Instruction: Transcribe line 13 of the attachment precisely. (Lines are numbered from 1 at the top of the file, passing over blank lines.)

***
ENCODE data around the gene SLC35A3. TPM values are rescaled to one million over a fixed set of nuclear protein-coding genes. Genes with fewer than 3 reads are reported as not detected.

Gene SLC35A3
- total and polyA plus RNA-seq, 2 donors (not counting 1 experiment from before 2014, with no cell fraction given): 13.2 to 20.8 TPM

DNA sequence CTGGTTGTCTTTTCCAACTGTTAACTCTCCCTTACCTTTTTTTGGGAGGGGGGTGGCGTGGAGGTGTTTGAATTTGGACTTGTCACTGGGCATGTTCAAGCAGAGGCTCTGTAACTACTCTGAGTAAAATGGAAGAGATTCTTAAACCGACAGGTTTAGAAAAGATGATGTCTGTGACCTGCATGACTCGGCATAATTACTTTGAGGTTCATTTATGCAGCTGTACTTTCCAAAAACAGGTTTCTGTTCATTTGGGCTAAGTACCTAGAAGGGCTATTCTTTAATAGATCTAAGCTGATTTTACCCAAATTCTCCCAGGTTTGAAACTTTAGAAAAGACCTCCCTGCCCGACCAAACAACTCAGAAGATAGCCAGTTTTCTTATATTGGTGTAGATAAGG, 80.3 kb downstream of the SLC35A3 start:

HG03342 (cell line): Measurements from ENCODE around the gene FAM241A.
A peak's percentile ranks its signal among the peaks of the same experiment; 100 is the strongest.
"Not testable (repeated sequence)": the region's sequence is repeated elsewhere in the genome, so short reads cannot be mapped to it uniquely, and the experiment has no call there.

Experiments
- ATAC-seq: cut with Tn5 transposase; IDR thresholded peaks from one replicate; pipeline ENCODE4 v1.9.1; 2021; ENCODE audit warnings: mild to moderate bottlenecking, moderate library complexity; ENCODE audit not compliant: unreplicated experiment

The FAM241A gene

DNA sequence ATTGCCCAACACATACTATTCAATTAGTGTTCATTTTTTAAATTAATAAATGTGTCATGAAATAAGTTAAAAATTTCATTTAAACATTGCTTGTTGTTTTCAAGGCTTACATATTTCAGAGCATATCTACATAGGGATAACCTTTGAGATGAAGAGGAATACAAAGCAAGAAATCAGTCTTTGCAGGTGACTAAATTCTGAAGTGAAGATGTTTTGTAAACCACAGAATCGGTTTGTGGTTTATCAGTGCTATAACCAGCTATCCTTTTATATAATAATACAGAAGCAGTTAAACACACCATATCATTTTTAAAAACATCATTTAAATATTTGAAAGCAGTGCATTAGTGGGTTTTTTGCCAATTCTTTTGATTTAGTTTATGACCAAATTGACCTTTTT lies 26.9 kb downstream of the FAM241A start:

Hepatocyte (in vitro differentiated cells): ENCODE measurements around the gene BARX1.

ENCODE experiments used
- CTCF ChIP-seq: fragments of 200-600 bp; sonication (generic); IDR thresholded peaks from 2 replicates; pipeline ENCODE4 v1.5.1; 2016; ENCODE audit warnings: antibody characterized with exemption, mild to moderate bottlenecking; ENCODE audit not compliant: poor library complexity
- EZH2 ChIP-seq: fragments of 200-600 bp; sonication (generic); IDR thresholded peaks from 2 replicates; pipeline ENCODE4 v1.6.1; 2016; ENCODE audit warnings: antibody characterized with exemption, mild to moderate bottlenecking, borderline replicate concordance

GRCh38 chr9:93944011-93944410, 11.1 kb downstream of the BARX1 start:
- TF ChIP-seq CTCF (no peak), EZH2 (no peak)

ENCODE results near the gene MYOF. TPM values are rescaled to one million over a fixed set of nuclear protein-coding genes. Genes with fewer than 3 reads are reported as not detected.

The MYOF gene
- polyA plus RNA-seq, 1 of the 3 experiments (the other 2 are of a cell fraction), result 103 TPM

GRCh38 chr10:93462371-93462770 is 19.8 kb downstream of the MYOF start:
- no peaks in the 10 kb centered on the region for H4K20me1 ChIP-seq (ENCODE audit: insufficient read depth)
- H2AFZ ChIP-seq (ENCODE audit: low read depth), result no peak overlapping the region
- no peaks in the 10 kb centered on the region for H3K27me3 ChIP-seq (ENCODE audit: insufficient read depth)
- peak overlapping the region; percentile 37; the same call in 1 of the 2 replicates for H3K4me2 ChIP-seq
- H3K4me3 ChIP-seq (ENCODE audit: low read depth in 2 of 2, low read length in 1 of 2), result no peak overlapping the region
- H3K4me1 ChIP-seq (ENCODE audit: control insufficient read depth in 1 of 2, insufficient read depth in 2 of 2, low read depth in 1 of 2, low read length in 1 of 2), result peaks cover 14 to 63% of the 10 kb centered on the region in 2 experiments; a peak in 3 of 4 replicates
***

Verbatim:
ENCODE experiments used